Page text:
Great Eastern Trail

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Great Eastern Trail
Length1600 mi (2575 km)
TrailheadsFlorida Trail
North Country Trail
Hiking details

The Great Eastern Trail is a north-south hiking route that runs roughly 1,600 miles (2,600 km) through the Appalachian Mountains west of the Appalachian Trail in the eastern United States. As of 2019, it is still under development. From south to north, it runs from Flagg Mountain through Alabama, Georgia, Tennessee, Kentucky, West Virginia, Virginia, Maryland, and Pennsylvania, ending in western New York state. A connection from Flagg Mountain south to the Florida-Georgia border is considered "Phase II Development".[1]

It is a potential connector in the US National Trails System, linking the Florida National Scenic Trail in the south to the North Country National Scenic Trail in New York. In between, it would connect with and briefly overlap two other National Scenic Trails: the Appalachian Trail and the Potomac Heritage Trail.[2]

Many sections of the Great Eastern Trail are already hikeable for day use and backpackers.[3] The longest continuously usable sections are on the Pinhoti National Recreation Trail, and from Narrows, Virginia, northward through portions of Virginia, West Virginia, all of Maryland, all of Pennsylvania, to a junction with the Finger Lakes Trail carrying the North Country National Scenic Trail near South Bradford, New York.

The project enjoyed support from the American Hiking Society and the Rivers, Trails, and Conservation Assistance Program[4] of the US National Park Service but then became an independent entity. The Great Eastern Trail Association was incorporated in Virginia on August 10, 2007, by signatories from the nine states through which the trail passes.[5]

On January 10, 2013, "Hillbilly" Bart Houck of Mullens, West Virginia, and Joanna "Someday" Swanson of Willow River, Minnesota, started hiking in Alabama and arrived in New York on June 18, 2013, becoming the first to complete a thru-hike of the Great Eastern Trail.[6] In October 2016, Kathy Finch of New Hampshire became the first to complete a southbound thru-hike from New York state to Flagg Mountain, Alabama.[7]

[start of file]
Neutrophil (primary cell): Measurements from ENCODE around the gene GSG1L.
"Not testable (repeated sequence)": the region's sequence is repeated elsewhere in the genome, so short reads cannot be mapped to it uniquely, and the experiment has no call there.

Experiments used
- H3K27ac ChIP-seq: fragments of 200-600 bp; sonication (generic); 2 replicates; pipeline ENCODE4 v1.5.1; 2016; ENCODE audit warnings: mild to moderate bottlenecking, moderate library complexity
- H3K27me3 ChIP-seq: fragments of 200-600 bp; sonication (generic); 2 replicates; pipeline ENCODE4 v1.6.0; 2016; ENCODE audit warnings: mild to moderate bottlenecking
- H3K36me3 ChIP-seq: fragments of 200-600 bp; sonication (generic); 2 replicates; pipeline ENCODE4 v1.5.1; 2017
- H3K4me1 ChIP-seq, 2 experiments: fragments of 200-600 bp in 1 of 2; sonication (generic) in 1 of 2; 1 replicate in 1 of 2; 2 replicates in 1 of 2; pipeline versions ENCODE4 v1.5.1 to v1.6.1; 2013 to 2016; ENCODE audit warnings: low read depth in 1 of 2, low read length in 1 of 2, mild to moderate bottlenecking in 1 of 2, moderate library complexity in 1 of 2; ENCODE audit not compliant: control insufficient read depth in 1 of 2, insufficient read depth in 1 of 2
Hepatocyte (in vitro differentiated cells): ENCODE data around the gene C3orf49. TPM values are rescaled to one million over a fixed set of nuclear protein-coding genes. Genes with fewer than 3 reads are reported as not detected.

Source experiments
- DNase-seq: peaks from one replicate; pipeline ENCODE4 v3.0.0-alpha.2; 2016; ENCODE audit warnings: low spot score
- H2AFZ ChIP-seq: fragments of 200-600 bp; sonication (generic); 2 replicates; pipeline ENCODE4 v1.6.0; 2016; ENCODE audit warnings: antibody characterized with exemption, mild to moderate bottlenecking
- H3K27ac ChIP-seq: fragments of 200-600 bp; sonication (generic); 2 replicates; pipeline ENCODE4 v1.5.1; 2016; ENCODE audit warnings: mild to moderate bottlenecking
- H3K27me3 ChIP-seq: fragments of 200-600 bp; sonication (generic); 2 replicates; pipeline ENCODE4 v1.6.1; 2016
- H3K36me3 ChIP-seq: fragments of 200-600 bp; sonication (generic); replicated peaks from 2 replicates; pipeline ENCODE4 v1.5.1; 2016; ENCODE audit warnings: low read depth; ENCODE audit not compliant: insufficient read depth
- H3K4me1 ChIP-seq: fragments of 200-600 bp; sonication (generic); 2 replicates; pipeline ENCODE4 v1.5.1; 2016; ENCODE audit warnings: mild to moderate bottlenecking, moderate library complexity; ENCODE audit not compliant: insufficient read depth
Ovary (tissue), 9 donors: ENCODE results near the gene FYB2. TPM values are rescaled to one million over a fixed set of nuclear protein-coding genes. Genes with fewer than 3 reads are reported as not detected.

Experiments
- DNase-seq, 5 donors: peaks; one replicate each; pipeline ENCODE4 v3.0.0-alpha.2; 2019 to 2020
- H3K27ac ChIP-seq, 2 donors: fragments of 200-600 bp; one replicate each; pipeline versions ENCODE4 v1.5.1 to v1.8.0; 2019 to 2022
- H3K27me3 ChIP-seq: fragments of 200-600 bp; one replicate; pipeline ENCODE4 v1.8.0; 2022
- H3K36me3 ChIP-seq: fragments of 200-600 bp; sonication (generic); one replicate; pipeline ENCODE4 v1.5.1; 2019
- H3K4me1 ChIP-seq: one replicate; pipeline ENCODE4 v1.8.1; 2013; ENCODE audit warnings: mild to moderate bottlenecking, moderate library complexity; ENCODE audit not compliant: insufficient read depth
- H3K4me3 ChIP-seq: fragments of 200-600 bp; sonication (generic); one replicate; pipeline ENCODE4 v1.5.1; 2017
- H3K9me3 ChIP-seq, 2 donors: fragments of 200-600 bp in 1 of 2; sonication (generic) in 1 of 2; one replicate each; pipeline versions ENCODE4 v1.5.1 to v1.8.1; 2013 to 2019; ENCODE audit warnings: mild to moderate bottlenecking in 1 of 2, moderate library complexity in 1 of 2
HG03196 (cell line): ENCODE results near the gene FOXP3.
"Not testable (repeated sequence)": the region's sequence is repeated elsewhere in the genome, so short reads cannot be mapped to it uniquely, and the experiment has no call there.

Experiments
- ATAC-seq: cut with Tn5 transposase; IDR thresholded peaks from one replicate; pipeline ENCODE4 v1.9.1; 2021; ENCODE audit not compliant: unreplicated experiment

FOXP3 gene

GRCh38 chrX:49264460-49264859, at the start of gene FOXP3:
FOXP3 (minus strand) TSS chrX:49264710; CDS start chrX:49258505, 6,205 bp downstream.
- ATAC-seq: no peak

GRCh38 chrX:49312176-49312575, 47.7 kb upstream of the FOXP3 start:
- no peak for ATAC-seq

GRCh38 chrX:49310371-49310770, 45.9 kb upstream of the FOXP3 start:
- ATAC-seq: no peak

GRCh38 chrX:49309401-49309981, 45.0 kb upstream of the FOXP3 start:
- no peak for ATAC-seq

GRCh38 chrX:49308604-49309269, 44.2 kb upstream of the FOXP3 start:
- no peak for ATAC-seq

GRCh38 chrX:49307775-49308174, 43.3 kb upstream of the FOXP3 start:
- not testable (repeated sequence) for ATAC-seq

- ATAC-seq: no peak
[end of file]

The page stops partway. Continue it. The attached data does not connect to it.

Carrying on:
Several other names were suggested and used earlier during the development of the trail, including the Western Appalachian Alternative. The northern terminus was once considered to overlay with North Country National Scenic Trail at Crown Point, New York, but was truncated to the NCNST junction in southwestern New York state.

Trails in system[edit]

Route from south to north with gaps, according to the Great Eastern Trail Concept Plan:[8]


  1. ^ "Great Eastern Trail map". Retrieved 14 April 2018.
  2. ^ "Berke Signs Proclamation Designating Chattanooga As 1st Trail Town Of Great Eastern Trail". Retrieved 14 April 2018.
  3. ^ "Maps & Trail Descriptions - Great Eastern Trail". Retrieved 14 April 2018.
  4. ^ "Rivers, Trails, and Conservation Assistance Program (U.S. National Park Service)". Retrieved 14 April 2018.
  5. ^ "Great Eastern Trail promises hiker's haven from Florida to N.Y. -". Retrieved 14 April 2018.
  6. ^ "First Thru-Hikers to Conquer the Great Eastern Trail - Hiking Around Midstate PA and Beyond: A community blog -". Retrieved 14 April 2018.
  7. ^ ""'A SERENDIPITOUS JOURNEY': New Hampshire resident Kathy Finch making history with Great Eastern Trail hike"". Retrieved 14 April 2018.
  8. ^ "Great Eastern Trail Concept Plan: A 2000-mile hiking trail, paralleling the Appalachian Trail, linking Alabama and New York" (Word Document). Great Eastern Trail Association. October 2009. Retrieved 2011-09-12.
  9. ^ Guide to Pennsylvania Mid State Trail, 12th edition (Huntingdon, PA: Mid State Trail Association, 2012)

External links[edit]